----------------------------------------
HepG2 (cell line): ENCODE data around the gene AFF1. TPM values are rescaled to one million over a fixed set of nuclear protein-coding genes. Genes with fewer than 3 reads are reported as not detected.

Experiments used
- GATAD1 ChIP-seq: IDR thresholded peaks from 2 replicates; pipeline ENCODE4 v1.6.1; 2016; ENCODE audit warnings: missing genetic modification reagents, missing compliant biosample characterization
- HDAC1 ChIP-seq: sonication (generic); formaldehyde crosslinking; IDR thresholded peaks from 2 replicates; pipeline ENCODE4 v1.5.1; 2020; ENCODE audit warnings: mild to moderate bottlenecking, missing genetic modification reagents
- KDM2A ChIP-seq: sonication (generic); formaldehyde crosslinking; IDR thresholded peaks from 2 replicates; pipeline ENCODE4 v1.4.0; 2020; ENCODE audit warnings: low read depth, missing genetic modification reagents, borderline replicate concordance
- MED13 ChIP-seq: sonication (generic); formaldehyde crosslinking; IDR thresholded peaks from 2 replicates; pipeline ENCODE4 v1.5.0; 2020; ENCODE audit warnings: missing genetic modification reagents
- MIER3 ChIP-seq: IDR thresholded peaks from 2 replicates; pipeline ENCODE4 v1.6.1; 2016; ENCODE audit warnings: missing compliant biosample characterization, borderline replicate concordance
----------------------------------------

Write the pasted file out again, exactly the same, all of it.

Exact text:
HepG2 (cell line): ENCODE data around the gene AFF1. TPM values are rescaled to one million over a fixed set of nuclear protein-coding genes. Genes with fewer than 3 reads are reported as not detected.

Experiments used
- GATAD1 ChIP-seq: IDR thresholded peaks from 2 replicates; pipeline ENCODE4 v1.6.1; 2016; ENCODE audit warnings: missing genetic modification reagents, missing compliant biosample characterization
- HDAC1 ChIP-seq: sonication (generic); formaldehyde crosslinking; IDR thresholded peaks from 2 replicates; pipeline ENCODE4 v1.5.1; 2020; ENCODE audit warnings: mild to moderate bottlenecking, missing genetic modification reagents
- KDM2A ChIP-seq: sonication (generic); formaldehyde crosslinking; IDR thresholded peaks from 2 replicates; pipeline ENCODE4 v1.4.0; 2020; ENCODE audit warnings: low read depth, missing genetic modification reagents, borderline replicate concordance
- MED13 ChIP-seq: sonication (generic); formaldehyde crosslinking; IDR thresholded peaks from 2 replicates; pipeline ENCODE4 v1.5.0; 2020; ENCODE audit warnings: missing genetic modification reagents
- MIER3 ChIP-seq: IDR thresholded peaks from 2 replicates; pipeline ENCODE4 v1.6.1; 2016; ENCODE audit warnings: missing compliant biosample characterization, borderline replicate concordance